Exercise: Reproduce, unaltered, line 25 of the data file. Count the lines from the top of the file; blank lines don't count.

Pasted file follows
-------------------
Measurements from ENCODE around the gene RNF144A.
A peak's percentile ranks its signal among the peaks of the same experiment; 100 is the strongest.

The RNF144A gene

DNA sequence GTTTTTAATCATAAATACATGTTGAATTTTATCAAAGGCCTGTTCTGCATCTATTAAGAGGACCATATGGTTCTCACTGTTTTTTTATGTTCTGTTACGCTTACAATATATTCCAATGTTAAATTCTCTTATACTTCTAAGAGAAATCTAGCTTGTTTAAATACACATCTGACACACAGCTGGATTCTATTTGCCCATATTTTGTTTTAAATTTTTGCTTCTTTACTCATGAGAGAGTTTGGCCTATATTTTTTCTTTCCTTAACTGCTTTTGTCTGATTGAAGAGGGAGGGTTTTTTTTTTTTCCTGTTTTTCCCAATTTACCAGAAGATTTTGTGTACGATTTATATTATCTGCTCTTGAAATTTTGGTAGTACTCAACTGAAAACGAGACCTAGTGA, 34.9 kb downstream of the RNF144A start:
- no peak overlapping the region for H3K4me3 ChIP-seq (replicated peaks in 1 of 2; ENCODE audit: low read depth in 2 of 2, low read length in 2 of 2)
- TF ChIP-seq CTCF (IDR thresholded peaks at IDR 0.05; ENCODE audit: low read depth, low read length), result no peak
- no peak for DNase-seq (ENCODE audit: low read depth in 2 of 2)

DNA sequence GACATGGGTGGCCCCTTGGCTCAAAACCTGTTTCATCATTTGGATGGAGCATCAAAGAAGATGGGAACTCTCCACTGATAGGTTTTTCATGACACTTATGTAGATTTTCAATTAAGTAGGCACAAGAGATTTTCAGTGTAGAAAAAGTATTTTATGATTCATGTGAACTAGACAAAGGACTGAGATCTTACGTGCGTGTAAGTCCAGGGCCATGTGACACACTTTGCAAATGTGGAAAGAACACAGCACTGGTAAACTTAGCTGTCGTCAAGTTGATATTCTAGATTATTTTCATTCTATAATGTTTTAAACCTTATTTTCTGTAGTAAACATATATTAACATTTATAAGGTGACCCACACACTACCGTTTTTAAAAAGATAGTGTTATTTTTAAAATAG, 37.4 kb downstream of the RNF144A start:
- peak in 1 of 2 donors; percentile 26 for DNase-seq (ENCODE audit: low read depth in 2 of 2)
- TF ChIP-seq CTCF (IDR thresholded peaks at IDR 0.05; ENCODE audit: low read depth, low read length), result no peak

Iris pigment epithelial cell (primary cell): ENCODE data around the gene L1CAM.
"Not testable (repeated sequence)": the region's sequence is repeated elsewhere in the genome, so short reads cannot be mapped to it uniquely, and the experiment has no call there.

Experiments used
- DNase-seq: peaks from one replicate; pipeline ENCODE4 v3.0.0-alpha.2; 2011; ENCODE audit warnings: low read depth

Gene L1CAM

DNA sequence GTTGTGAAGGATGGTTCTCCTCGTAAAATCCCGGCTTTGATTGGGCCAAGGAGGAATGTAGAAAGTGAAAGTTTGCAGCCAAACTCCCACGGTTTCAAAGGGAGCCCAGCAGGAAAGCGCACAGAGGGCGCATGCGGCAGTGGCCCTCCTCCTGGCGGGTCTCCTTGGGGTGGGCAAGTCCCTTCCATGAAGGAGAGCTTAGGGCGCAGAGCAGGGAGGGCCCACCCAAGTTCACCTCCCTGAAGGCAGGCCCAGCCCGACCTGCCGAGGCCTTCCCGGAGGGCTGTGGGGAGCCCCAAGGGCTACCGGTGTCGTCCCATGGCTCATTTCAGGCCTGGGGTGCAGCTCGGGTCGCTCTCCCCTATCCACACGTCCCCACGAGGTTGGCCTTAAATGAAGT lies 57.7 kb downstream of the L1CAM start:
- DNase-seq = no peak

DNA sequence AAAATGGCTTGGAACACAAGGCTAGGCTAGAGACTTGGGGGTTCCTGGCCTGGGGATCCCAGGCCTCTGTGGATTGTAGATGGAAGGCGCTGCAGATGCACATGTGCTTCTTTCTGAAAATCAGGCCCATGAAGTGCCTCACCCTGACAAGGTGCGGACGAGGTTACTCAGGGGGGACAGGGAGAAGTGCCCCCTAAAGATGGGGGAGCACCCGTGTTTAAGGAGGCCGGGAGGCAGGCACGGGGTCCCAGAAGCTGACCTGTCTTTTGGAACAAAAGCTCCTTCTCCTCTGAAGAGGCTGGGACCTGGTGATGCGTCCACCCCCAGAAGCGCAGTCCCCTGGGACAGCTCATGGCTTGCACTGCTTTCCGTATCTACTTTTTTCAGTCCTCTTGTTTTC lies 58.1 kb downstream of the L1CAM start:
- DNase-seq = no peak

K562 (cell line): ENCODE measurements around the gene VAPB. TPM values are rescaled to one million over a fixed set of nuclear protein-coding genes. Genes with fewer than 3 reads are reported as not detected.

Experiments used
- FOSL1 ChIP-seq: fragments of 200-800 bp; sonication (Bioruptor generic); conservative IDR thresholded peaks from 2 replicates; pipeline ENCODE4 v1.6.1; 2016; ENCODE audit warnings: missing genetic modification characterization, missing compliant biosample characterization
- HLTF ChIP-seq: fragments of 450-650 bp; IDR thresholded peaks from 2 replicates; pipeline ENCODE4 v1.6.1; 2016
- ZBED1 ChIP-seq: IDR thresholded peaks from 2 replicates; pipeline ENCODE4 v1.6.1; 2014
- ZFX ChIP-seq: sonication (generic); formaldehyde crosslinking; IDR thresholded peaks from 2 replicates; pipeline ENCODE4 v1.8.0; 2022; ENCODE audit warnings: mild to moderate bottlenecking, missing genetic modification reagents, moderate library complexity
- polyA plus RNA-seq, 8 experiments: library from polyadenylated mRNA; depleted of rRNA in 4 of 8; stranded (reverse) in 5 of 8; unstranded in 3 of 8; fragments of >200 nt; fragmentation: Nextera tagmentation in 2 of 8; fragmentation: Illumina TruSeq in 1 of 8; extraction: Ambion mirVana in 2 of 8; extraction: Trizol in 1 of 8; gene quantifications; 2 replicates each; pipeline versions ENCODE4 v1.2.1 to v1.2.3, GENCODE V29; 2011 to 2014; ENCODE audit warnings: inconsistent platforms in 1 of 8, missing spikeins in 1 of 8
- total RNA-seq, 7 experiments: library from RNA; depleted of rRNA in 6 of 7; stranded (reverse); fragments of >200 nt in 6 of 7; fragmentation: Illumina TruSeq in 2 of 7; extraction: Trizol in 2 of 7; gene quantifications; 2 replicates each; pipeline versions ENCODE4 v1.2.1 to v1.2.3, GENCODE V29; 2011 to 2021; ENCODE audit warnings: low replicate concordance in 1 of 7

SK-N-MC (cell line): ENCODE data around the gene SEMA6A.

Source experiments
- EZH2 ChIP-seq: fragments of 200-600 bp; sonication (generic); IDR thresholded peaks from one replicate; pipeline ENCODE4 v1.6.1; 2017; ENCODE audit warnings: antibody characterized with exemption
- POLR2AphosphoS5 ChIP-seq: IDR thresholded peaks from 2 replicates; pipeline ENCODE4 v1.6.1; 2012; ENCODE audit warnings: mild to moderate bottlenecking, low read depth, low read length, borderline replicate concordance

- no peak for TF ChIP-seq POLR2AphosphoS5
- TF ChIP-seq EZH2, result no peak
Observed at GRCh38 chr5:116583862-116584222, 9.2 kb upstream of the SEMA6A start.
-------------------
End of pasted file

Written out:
- ZFX ChIP-seq: sonication (generic); formaldehyde crosslinking; IDR thresholded peaks from 2 replicates; pipeline ENCODE4 v1.8.0; 2022; ENCODE audit warnings: mild to moderate bottlenecking, missing genetic modification reagents, moderate library complexity